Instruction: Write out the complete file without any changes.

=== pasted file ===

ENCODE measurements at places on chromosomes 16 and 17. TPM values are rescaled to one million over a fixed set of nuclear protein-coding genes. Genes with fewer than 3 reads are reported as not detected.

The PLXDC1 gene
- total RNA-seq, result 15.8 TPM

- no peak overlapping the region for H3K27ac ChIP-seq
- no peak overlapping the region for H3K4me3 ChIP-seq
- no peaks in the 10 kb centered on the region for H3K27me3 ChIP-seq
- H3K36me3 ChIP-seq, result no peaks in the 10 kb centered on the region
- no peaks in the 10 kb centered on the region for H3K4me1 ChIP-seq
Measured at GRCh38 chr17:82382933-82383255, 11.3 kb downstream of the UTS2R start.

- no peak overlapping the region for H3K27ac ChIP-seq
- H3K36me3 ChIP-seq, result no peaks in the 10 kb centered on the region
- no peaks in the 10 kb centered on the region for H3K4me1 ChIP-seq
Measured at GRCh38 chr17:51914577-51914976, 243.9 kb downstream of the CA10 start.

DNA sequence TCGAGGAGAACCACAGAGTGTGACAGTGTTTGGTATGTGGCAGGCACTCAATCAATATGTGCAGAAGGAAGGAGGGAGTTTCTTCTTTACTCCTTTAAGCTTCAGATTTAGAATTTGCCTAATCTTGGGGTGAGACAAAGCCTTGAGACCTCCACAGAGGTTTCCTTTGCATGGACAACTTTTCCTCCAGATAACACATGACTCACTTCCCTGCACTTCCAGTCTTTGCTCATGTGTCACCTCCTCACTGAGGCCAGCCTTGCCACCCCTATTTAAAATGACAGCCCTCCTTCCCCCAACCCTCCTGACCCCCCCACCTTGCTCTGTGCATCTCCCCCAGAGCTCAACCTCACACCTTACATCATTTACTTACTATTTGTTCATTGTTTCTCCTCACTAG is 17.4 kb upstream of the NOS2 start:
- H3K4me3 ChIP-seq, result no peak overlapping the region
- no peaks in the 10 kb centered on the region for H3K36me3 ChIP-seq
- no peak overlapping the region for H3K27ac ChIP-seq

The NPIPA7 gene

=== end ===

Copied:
ENCODE measurements at places on chromosomes 16 and 17. TPM values are rescaled to one million over a fixed set of nuclear protein-coding genes. Genes with fewer than 3 reads are reported as not detected.

The PLXDC1 gene
- total RNA-seq, result 15.8 TPM

- no peak overlapping the region for H3K27ac ChIP-seq
- no peak overlapping the region for H3K4me3 ChIP-seq
- no peaks in the 10 kb centered on the region for H3K27me3 ChIP-seq
- H3K36me3 ChIP-seq, result no peaks in the 10 kb centered on the region
- no peaks in the 10 kb centered on the region for H3K4me1 ChIP-seq
Measured at GRCh38 chr17:82382933-82383255, 11.3 kb downstream of the UTS2R start.

- no peak overlapping the region for H3K27ac ChIP-seq
- H3K36me3 ChIP-seq, result no peaks in the 10 kb centered on the region
- no peaks in the 10 kb centered on the region for H3K4me1 ChIP-seq
Measured at GRCh38 chr17:51914577-51914976, 243.9 kb downstream of the CA10 start.

DNA sequence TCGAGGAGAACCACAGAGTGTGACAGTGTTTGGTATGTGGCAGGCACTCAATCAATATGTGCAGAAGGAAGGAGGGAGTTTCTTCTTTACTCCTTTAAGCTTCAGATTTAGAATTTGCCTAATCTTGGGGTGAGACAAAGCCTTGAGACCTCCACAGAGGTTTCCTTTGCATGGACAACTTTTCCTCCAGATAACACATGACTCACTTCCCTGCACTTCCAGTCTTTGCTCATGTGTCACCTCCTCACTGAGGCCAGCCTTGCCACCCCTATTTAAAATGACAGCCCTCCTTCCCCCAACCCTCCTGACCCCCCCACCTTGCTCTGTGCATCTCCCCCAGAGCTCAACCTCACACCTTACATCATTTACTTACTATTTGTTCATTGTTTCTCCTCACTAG is 17.4 kb upstream of the NOS2 start:
- H3K4me3 ChIP-seq, result no peak overlapping the region
- no peaks in the 10 kb centered on the region for H3K36me3 ChIP-seq
- no peak overlapping the region for H3K27ac ChIP-seq

The NPIPA7 gene